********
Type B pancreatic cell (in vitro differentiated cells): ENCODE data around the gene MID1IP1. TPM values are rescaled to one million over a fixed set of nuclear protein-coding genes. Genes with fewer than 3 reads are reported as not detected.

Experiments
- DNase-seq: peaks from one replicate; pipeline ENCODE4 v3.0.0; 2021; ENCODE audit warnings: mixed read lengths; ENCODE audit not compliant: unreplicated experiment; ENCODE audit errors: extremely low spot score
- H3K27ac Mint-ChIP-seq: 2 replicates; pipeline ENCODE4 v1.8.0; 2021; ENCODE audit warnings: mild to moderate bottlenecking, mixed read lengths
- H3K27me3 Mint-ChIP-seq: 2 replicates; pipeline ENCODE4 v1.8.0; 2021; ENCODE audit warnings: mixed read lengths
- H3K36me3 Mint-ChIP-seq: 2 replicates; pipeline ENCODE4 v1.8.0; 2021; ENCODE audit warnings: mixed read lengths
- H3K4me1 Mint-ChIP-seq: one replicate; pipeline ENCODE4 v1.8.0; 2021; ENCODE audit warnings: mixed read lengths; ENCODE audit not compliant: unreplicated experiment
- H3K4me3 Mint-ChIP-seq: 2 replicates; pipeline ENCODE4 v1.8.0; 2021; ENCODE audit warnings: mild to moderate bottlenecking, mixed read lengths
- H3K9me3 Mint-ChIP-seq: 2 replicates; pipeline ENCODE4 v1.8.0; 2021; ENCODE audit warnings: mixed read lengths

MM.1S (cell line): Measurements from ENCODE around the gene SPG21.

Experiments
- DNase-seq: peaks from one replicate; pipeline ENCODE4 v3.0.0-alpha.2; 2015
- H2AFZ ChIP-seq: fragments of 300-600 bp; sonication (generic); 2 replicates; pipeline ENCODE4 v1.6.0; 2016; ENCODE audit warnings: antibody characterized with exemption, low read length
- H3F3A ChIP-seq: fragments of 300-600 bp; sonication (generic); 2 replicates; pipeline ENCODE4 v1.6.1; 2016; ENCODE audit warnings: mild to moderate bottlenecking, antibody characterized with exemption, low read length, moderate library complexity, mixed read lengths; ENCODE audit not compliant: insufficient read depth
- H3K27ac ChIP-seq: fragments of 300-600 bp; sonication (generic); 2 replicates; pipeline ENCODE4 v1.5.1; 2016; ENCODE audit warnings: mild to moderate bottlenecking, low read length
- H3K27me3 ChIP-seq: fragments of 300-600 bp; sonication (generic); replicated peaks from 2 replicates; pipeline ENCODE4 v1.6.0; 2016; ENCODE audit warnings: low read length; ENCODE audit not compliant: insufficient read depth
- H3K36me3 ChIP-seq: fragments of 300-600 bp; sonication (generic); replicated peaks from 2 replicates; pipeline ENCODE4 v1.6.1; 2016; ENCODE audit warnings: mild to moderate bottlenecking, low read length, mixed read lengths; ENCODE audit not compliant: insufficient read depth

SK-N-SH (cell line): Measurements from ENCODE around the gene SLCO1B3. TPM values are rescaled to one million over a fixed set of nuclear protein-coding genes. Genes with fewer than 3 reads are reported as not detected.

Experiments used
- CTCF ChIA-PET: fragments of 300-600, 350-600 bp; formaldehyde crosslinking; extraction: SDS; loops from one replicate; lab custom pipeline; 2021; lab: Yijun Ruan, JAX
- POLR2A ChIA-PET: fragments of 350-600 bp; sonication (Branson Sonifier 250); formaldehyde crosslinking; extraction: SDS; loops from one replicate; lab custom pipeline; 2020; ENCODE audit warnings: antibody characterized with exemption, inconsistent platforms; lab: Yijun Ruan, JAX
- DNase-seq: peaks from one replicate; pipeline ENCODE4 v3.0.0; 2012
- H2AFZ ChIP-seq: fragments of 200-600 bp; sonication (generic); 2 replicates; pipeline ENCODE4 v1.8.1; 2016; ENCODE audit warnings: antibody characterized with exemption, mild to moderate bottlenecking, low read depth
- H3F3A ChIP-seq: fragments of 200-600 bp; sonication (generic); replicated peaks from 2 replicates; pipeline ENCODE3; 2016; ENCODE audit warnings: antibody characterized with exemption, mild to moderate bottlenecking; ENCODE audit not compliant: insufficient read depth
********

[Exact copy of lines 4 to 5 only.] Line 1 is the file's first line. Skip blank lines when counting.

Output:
- H3K27ac Mint-ChIP-seq: 2 replicates; pipeline ENCODE4 v1.8.0; 2021; ENCODE audit warnings: mild to moderate bottlenecking, mixed read lengths
- H3K27me3 Mint-ChIP-seq: 2 replicates; pipeline ENCODE4 v1.8.0; 2021; ENCODE audit warnings: mixed read lengths